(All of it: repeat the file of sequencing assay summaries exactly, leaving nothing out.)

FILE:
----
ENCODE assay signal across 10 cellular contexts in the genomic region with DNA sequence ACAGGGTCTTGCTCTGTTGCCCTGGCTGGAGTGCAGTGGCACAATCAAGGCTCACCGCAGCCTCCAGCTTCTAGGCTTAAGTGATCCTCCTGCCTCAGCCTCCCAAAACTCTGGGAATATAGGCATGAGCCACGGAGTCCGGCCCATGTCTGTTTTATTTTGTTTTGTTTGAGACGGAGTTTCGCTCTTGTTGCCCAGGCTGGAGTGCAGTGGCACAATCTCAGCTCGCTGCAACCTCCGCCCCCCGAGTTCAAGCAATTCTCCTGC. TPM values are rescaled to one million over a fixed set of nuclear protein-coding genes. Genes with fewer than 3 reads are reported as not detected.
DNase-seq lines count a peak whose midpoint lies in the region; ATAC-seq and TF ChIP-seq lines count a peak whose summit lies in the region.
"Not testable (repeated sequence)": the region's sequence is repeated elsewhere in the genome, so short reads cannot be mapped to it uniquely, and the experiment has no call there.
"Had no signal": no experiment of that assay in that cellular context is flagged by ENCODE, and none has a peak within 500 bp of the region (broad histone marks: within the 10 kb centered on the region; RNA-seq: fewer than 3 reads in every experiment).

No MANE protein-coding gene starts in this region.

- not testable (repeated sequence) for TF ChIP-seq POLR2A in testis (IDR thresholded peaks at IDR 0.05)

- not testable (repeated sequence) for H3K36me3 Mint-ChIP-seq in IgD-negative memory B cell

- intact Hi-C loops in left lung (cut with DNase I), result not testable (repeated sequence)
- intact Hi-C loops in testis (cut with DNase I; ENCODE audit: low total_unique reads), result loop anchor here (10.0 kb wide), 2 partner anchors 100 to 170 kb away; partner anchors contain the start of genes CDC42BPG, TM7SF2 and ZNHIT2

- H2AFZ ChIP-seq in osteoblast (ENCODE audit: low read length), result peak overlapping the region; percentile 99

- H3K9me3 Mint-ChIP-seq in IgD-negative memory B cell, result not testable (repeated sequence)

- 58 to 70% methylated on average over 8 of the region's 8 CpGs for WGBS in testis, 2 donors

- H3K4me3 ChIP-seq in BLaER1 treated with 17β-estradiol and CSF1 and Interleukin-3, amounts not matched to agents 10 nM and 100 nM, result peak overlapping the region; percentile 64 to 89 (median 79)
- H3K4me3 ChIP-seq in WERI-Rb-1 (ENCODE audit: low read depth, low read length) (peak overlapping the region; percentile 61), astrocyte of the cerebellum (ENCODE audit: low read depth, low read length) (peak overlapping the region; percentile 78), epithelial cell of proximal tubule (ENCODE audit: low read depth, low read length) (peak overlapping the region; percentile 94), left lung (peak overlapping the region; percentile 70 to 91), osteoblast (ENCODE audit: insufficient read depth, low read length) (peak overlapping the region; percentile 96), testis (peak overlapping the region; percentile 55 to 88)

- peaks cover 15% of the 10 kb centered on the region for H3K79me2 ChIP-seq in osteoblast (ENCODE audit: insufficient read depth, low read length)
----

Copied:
ENCODE assay signal across 10 cellular contexts in the genomic region with DNA sequence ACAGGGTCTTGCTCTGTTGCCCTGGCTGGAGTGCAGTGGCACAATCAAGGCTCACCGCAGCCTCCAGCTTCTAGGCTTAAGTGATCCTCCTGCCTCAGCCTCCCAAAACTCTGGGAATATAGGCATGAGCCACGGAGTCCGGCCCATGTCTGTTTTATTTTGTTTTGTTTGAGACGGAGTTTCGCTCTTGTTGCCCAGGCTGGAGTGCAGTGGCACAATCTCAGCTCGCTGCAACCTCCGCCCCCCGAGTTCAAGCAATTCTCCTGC. TPM values are rescaled to one million over a fixed set of nuclear protein-coding genes. Genes with fewer than 3 reads are reported as not detected.
DNase-seq lines count a peak whose midpoint lies in the region; ATAC-seq and TF ChIP-seq lines count a peak whose summit lies in the region.
"Not testable (repeated sequence)": the region's sequence is repeated elsewhere in the genome, so short reads cannot be mapped to it uniquely, and the experiment has no call there.
"Had no signal": no experiment of that assay in that cellular context is flagged by ENCODE, and none has a peak within 500 bp of the region (broad histone marks: within the 10 kb centered on the region; RNA-seq: fewer than 3 reads in every experiment).

No MANE protein-coding gene starts in this region.

- not testable (repeated sequence) for TF ChIP-seq POLR2A in testis (IDR thresholded peaks at IDR 0.05)

- not testable (repeated sequence) for H3K36me3 Mint-ChIP-seq in IgD-negative memory B cell

- intact Hi-C loops in left lung (cut with DNase I), result not testable (repeated sequence)
- intact Hi-C loops in testis (cut with DNase I; ENCODE audit: low total_unique reads), result loop anchor here (10.0 kb wide), 2 partner anchors 100 to 170 kb away; partner anchors contain the start of genes CDC42BPG, TM7SF2 and ZNHIT2

- H2AFZ ChIP-seq in osteoblast (ENCODE audit: low read length), result peak overlapping the region; percentile 99

- H3K9me3 Mint-ChIP-seq in IgD-negative memory B cell, result not testable (repeated sequence)

- 58 to 70% methylated on average over 8 of the region's 8 CpGs for WGBS in testis, 2 donors

- H3K4me3 ChIP-seq in BLaER1 treated with 17β-estradiol and CSF1 and Interleukin-3, amounts not matched to agents 10 nM and 100 nM, result peak overlapping the region; percentile 64 to 89 (median 79)
- H3K4me3 ChIP-seq in WERI-Rb-1 (ENCODE audit: low read depth, low read length) (peak overlapping the region; percentile 61), astrocyte of the cerebellum (ENCODE audit: low read depth, low read length) (peak overlapping the region; percentile 78), epithelial cell of proximal tubule (ENCODE audit: low read depth, low read length) (peak overlapping the region; percentile 94), left lung (peak overlapping the region; percentile 70 to 91), osteoblast (ENCODE audit: insufficient read depth, low read length) (peak overlapping the region; percentile 96), testis (peak overlapping the region; percentile 55 to 88)

- peaks cover 15% of the 10 kb centered on the region for H3K79me2 ChIP-seq in osteoblast (ENCODE audit: insufficient read depth, low read length)